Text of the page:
Last time I did something like this it was with an artist I felt I could write about with authority from memory. I can't quite do that with Joseph Cornell but I like him, I'm familiar with him if not an expert, I think hubski'll like him so for the second reason I'm going to try to post a bunch of pictures.
Joseph Cornell was born at the beginning of the 20th century. He had no real formal training as an artist and didn't move in the social circles of the high point of modern art which is when he was active. He was a quiet and shy man, almost reclusive and he spent most of his adult life working low paying jobs to support his mother and brother, who had cerebral palsy. In his free time he made intricate shadow boxes with dreamlike thematic content that spoke of loneliness and romantic isolation, he has a series dedicated to Lauren Bacall, and also a longing for the innocence and solemnity of childhood. Today he would be called a folk artist or outsider artist due to his creative isolation from the larger art world but the lack of that vocabulary at the time of his artistic career and the power of his work has caused art historians to force him into the surrealist movement despite a total lack of contact with those artists while he was creating his most seminal works.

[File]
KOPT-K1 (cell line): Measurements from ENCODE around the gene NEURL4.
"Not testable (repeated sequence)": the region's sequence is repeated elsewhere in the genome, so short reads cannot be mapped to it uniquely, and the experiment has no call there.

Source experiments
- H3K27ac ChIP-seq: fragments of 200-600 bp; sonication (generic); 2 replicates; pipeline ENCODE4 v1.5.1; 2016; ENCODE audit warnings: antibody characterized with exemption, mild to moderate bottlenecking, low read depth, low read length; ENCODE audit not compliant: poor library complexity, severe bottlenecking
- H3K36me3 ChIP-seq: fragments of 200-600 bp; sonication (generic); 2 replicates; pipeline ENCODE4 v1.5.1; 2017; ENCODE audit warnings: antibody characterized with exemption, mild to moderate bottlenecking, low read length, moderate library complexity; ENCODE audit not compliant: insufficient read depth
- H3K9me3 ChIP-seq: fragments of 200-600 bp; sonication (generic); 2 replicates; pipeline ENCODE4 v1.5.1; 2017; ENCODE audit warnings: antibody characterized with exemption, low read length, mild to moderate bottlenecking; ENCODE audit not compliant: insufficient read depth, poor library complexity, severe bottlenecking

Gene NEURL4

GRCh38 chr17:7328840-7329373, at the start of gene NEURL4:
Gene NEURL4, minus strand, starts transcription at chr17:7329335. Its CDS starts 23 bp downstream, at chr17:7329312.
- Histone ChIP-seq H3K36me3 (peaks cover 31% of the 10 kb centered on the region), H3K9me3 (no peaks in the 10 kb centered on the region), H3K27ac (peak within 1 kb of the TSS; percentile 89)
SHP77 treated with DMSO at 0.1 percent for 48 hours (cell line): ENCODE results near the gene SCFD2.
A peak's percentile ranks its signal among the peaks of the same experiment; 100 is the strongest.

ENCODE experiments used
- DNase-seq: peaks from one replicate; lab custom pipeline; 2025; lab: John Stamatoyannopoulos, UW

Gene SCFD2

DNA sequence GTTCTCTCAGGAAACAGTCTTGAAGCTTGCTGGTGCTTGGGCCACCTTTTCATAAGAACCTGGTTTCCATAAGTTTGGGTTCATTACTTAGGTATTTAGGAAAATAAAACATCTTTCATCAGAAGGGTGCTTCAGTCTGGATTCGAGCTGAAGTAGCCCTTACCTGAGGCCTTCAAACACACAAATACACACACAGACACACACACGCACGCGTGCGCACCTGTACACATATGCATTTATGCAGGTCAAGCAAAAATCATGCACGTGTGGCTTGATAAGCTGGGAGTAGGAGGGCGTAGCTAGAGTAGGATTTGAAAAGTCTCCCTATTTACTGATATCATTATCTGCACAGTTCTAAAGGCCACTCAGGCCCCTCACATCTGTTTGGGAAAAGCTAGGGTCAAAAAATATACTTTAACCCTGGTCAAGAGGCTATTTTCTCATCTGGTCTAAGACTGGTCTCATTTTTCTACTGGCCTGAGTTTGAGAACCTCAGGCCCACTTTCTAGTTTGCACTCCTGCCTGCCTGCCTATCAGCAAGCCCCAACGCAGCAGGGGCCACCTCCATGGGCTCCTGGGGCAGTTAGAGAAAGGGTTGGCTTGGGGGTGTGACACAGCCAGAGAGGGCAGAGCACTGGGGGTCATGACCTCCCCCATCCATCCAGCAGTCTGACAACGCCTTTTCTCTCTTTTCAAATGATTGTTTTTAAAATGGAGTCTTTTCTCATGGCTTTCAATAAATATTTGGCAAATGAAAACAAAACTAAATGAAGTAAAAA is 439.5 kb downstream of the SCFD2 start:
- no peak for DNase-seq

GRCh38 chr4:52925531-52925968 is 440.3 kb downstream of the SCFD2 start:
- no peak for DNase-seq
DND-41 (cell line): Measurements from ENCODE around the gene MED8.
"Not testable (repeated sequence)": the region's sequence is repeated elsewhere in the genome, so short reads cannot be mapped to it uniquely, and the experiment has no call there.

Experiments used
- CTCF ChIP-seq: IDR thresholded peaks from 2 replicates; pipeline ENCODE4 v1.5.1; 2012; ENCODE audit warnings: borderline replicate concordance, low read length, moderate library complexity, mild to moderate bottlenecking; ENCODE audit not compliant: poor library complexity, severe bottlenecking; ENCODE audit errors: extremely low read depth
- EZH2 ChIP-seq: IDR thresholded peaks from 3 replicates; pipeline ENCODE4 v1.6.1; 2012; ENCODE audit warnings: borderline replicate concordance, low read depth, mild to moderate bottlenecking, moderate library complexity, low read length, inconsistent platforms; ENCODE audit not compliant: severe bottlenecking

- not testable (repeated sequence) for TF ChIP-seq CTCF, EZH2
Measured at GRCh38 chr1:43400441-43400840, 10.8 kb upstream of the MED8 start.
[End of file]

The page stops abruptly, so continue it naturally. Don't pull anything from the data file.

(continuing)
Cornell was primarily a collage and assembly artist. This is where I am most comfortable as an artist. Assemblage is a style of scultpture that creates art from existing material rather than carving it from stone or casting it in bronze. It began as a method in the 20th century with cubists and dadaists. Assemblage can be a welded steel object or one made from wood and found objects as is the case for Cornell. It can even be a movie but that's another difficult, nuanced point to present.
I can't find my favorite and don't have me retrospective with me. In it he positioned a woman's eye at the center of a cracked pane of glass. Makes me wonder how many times he had to break glass to get it to split in thirds and leave a hole he could center around part of a figure.